Today we announced a new set of platforms, the PowerMax 2500 & 8500. For ease of reference and to avoid confusion, I’ll refer to this as the V4 platform to distinguish it from the previous PowerMax which I’ll call the V3. The boxes run a new operating system, PowerMax OS 10. This OS is unique to the V4 platform. I know in the last release of PowerMax, that OS could be put on some VMAX arrays. Unfortunately the new OS 10 is hand-in-hand with the hardware so it is impossible to apply this to the PowerMax 2000 or 8000. As this is Dell’s announcement of the product, don’t go looking for all the new software yet. Posting of software and shipping of the V4 will come a little later.
With this new PowerMax V4 release, Dell, in an effort to simplify naming for customers, has begun removing “EMC” from the lexicon. Therefore it is the Dell PowerMax, not Dell EMC PowerMax. Realistically, such a change cannot be accomplished all at once as we have so many documents and products out there. Even the small library of documents I write are not completely transformed because all the products are not. For example, it is now Dell Unisphere 10 for PowerMax, yet it is still Dell EMC Solutions Enabler. We’ll get there.
Disclaimer: This is a GA announcement for software which is not yet available. My posts, as well as updated documentation, contain material that as of this date, is accurate. There is the chance that one or more things I write about will change before the software is posted. These would not be major; and I will endeavor to update the posts and documents as soon as possible after learning about them, but if I miss something feel free to correct me.
I’m going to discuss in brief (as much as I can be) new features, changes, and futures. As I work on applications, I’m not going to cover hardware (hint: it’s faster, more scale, more secure, etc.) or every single change, only those I think are most impactful to our VMware integration. I’ve done some deep dives of new features and I’ll link to those for people who want more detail.
You may recall our previous NVMeoF release of FC-NVMe on the PowerMax V3 platform. This is of the same family of NVMe over fabrics. NVMe/TCP is predicted to be a huge growth area , particularly as IP networks become faster and faster. Like FC-NVMe, NVMe/TCP is at its infancy – currently the only platform fully qualified is ESXi 7.0 U3. Certainly more will follow but these things take time. For more detail on this feature see this post.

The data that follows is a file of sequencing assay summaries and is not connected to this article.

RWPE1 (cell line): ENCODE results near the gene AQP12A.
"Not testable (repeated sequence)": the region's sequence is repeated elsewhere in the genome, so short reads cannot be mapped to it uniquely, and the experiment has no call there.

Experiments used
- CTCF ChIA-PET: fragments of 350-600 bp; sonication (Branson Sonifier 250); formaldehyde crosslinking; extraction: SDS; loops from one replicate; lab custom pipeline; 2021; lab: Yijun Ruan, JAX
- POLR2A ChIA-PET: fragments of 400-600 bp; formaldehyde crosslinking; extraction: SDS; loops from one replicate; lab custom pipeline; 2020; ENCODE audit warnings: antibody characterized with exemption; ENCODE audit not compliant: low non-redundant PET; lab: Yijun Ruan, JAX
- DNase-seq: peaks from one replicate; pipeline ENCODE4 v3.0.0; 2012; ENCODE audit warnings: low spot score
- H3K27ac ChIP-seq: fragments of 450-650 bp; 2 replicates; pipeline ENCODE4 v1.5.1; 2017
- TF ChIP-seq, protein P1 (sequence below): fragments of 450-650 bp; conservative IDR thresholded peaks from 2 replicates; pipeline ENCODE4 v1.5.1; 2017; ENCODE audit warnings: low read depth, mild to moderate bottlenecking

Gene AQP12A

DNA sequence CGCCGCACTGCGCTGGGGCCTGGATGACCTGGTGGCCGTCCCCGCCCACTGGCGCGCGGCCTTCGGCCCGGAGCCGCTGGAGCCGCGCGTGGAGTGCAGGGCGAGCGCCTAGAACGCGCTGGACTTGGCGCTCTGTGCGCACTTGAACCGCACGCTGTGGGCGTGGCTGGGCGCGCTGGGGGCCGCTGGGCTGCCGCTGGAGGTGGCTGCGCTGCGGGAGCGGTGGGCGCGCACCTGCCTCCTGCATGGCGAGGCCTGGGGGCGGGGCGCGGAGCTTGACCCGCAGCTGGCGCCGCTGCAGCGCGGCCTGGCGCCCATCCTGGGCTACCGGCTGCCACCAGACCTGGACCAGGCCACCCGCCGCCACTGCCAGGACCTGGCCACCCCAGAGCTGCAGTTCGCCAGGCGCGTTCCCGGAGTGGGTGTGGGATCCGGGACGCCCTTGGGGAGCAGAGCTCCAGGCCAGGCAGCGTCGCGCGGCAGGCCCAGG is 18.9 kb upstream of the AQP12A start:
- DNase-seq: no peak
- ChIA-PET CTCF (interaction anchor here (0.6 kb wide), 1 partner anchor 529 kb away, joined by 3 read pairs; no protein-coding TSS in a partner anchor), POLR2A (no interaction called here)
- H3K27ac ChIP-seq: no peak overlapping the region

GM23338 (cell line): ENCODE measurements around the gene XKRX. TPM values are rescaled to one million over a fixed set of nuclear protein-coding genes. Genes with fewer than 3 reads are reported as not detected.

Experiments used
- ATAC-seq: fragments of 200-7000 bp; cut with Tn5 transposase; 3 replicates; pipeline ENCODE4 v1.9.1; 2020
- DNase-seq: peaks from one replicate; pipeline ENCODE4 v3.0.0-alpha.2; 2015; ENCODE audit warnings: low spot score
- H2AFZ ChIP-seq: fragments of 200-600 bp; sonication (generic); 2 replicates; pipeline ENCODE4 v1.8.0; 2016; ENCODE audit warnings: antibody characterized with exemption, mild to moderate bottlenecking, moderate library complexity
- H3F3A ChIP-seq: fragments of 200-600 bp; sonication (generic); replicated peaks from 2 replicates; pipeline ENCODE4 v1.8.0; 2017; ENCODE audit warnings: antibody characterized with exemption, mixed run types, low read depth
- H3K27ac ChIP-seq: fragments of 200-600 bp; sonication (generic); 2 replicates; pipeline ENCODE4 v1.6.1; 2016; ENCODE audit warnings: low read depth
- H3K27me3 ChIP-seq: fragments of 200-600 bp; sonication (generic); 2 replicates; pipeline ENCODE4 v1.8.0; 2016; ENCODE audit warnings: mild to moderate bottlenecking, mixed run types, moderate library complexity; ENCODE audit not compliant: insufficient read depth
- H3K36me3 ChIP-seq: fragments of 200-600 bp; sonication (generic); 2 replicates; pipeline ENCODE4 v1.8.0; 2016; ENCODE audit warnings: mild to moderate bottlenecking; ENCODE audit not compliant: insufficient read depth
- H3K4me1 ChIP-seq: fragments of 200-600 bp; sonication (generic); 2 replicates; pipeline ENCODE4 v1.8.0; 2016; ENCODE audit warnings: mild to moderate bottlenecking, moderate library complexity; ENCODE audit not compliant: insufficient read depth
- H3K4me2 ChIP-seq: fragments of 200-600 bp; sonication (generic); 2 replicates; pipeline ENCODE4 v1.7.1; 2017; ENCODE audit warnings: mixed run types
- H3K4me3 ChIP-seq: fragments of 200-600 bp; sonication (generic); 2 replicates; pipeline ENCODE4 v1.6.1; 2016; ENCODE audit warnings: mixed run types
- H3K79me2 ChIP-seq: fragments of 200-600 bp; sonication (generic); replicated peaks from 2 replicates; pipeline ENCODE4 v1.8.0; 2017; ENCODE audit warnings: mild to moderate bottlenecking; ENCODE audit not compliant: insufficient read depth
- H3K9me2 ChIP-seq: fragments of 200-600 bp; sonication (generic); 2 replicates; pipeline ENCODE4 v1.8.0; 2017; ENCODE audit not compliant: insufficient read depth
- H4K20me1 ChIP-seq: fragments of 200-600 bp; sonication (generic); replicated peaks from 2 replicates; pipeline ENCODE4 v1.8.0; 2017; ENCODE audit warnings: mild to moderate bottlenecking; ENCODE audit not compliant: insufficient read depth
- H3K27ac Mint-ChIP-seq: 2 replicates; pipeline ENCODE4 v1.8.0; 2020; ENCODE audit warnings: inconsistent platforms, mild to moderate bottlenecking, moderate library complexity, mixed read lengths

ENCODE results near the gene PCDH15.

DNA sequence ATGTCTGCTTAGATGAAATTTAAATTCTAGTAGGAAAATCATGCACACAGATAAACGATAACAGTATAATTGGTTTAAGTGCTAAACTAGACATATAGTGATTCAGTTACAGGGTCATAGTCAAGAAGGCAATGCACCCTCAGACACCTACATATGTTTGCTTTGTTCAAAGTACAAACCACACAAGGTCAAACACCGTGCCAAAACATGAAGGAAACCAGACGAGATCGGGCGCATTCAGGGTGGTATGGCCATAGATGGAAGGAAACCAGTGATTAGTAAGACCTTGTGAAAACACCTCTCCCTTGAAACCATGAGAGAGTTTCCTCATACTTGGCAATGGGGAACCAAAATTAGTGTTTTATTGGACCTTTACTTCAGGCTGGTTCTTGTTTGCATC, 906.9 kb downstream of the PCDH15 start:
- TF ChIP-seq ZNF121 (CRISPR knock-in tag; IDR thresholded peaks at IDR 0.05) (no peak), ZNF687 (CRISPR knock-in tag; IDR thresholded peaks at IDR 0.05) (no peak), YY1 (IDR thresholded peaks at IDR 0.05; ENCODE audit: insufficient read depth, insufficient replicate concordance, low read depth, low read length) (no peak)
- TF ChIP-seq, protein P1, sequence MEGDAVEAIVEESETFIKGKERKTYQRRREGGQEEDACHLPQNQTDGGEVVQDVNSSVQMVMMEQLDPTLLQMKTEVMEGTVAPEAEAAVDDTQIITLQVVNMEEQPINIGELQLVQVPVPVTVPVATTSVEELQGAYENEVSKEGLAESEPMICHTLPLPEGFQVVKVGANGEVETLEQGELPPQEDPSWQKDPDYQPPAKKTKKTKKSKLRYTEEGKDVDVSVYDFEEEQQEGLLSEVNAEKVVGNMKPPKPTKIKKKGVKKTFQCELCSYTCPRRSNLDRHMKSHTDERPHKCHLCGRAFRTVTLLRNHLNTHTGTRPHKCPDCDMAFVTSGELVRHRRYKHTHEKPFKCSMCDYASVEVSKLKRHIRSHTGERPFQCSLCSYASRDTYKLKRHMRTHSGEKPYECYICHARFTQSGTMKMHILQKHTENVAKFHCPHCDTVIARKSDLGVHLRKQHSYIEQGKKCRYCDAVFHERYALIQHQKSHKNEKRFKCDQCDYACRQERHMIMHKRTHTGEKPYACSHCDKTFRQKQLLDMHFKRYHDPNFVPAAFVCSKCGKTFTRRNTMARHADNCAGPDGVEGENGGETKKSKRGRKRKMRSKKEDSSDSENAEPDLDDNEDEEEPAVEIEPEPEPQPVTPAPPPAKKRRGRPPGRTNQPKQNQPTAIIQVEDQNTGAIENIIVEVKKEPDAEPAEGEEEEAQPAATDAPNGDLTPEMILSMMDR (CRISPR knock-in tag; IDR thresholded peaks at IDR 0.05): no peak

Local replication – TimeFinder/Clone
Ever since the introduction of SnapVX, we have continued to support the TimeFinder modes of clone, mirror and VP Snap in emulation mode. This was done so that customers could continue to use their existing scripts while making their way to SnapVX. Through customer feedback, we learned that the previous TimeFinder/Clone technology, not simply an emulation, was very useful. For example, when we think of SnapVX we mostly consider them as targetless local backups. They provide a point-in-time without the need for extra devices. These snapshots might be manual or created through policies. If you need a test environment you simply link the snapshot to target devices and present them to the environment. Unisphere or the REST API will do this for you. For quick tests this is efficient but if I wanted to keep my copy around for a while and make changes, the efficiency goes down because during the testing that targetless snapshot is keeping track of changes of the source volumes, think array resources. This is where a clone would be better. A clone is a point-in-time copy of the production device with no ability to rewind (relink) like a snapshot. There is no tether, thus no extra resources being used. It is still efficient since it is copy on write, only bringing over data when it has to.
A couple things to remember about clones. You cannot take a snapshot of a clone, essentially treating the clone like a gold copy. For those of you who test databases let’s say, such a capability would be useful. Perhaps in another release. But the most important thing to remember about clones is that they are NOT consistent by default, unlike SnapVX. You must pass the flag -consistent when creating it. If using Unisphere it is under the advanced options. That will hopefully change in the next release also as my colleagues and I push for it.